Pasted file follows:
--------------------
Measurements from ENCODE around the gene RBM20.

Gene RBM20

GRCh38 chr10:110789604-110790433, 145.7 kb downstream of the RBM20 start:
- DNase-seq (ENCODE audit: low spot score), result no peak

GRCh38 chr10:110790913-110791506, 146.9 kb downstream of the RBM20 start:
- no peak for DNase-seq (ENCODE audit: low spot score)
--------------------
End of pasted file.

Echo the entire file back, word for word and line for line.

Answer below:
Measurements from ENCODE around the gene RBM20.

Gene RBM20

GRCh38 chr10:110789604-110790433, 145.7 kb downstream of the RBM20 start:
- DNase-seq (ENCODE audit: low spot score), result no peak

GRCh38 chr10:110790913-110791506, 146.9 kb downstream of the RBM20 start:
- no peak for DNase-seq (ENCODE audit: low spot score)